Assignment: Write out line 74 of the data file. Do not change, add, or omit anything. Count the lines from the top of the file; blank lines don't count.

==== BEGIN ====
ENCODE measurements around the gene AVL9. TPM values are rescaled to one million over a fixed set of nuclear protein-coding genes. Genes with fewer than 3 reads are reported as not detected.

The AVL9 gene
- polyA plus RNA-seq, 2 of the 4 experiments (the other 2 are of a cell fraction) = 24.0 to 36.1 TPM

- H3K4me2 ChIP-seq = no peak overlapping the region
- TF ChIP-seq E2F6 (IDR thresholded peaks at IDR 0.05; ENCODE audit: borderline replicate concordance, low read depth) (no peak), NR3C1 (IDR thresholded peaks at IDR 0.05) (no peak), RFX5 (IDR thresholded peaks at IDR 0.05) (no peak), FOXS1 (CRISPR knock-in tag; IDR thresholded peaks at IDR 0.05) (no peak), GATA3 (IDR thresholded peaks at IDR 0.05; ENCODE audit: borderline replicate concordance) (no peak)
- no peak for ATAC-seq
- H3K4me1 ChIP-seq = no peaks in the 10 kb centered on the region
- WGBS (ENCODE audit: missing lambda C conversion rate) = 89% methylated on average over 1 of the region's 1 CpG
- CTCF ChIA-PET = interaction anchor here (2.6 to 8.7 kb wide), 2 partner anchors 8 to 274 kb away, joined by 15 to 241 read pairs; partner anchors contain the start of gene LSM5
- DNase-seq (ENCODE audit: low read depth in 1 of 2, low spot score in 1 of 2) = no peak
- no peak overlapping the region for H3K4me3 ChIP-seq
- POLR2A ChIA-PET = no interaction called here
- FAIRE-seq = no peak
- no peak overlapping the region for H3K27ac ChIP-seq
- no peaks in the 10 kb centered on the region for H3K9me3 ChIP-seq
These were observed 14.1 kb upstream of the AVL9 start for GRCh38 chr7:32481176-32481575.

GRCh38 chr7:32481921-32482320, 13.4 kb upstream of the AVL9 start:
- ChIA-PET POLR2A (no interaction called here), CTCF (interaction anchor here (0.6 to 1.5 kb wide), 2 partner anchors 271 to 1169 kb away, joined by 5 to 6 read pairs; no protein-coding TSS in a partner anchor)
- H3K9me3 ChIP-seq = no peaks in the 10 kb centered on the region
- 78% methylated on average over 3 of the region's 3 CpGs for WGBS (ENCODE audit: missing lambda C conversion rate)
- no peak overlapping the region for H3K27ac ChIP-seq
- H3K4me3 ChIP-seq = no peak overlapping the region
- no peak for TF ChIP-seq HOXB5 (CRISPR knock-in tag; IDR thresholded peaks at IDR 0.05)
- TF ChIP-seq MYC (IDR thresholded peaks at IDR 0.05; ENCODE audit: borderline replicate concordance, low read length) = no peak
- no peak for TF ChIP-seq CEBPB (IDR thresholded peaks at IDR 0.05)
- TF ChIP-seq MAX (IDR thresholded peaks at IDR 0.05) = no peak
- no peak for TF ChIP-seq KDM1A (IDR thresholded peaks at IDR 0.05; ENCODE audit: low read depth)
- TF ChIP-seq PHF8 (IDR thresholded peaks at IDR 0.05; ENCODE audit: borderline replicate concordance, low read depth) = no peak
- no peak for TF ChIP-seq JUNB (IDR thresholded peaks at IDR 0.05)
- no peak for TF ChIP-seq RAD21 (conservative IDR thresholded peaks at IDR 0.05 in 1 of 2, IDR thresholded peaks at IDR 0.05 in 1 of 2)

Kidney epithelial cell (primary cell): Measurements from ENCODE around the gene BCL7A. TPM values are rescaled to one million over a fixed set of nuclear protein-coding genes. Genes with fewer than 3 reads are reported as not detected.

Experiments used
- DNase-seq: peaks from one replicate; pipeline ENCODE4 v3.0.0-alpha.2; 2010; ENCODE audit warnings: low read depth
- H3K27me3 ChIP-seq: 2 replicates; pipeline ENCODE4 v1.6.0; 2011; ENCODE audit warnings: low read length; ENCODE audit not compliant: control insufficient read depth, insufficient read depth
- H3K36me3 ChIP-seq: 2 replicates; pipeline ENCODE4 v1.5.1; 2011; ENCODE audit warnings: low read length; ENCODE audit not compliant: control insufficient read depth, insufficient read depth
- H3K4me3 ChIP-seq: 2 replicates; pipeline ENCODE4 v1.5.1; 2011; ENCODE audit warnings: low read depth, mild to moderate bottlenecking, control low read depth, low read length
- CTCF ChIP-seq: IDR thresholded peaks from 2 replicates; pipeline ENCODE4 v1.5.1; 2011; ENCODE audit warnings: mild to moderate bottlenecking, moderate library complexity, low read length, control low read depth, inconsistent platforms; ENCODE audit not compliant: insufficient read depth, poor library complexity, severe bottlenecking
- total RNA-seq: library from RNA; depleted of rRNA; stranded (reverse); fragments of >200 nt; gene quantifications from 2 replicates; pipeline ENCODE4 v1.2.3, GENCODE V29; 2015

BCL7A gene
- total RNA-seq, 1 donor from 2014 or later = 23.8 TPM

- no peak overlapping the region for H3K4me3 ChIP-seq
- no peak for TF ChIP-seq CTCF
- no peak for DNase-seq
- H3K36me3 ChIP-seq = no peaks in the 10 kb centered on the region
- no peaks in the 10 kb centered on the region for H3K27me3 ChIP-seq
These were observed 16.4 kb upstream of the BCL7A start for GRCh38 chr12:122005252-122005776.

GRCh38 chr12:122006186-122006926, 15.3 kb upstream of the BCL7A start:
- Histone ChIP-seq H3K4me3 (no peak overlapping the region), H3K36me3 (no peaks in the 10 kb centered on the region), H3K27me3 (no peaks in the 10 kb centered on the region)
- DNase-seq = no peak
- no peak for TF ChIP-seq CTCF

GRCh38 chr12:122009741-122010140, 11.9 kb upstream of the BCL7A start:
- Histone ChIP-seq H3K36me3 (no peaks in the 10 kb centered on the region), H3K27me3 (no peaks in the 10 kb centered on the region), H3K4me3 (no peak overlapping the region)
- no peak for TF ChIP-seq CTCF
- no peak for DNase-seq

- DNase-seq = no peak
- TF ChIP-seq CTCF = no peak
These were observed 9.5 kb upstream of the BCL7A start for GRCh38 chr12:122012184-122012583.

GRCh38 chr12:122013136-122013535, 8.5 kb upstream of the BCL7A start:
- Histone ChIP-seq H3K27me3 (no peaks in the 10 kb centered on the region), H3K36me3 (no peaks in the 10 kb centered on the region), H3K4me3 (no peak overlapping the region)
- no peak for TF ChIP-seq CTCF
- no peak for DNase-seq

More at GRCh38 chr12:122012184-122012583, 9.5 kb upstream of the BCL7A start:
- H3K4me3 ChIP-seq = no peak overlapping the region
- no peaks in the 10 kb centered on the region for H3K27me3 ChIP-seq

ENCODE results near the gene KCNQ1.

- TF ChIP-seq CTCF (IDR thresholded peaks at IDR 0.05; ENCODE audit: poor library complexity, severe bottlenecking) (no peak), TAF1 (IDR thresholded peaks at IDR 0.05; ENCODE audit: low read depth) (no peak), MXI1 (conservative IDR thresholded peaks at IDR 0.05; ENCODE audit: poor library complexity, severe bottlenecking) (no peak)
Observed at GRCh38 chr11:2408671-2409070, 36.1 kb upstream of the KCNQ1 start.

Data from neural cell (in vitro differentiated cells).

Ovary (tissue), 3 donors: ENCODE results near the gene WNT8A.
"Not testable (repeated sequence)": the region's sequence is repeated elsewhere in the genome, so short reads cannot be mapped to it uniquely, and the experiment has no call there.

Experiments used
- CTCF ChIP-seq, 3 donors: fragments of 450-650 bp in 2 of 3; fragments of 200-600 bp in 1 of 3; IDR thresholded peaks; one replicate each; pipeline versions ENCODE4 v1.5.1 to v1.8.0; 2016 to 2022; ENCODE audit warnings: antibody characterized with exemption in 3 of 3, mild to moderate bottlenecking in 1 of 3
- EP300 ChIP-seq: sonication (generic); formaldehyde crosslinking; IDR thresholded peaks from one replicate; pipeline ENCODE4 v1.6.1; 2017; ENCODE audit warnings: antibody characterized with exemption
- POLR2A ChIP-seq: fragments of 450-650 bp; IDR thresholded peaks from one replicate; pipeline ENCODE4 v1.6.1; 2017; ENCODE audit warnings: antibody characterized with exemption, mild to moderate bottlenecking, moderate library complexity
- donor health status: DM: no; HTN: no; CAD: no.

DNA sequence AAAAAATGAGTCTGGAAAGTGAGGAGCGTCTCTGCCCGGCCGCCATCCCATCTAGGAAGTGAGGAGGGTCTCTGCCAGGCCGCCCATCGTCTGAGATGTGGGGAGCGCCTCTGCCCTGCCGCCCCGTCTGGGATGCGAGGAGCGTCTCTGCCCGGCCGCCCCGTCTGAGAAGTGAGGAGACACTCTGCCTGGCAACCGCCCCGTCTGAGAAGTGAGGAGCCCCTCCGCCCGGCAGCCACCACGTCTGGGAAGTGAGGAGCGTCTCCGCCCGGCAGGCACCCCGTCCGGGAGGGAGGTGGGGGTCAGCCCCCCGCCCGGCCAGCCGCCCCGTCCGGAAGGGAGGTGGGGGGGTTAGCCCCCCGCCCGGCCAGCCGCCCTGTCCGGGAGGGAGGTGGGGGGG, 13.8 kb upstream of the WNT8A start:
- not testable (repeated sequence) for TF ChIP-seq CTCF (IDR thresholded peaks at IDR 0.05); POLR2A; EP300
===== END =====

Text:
- POLR2A ChIP-seq: fragments of 450-650 bp; IDR thresholded peaks from one replicate; pipeline ENCODE4 v1.6.1; 2017; ENCODE audit warnings: antibody characterized with exemption, mild to moderate bottlenecking, moderate library complexity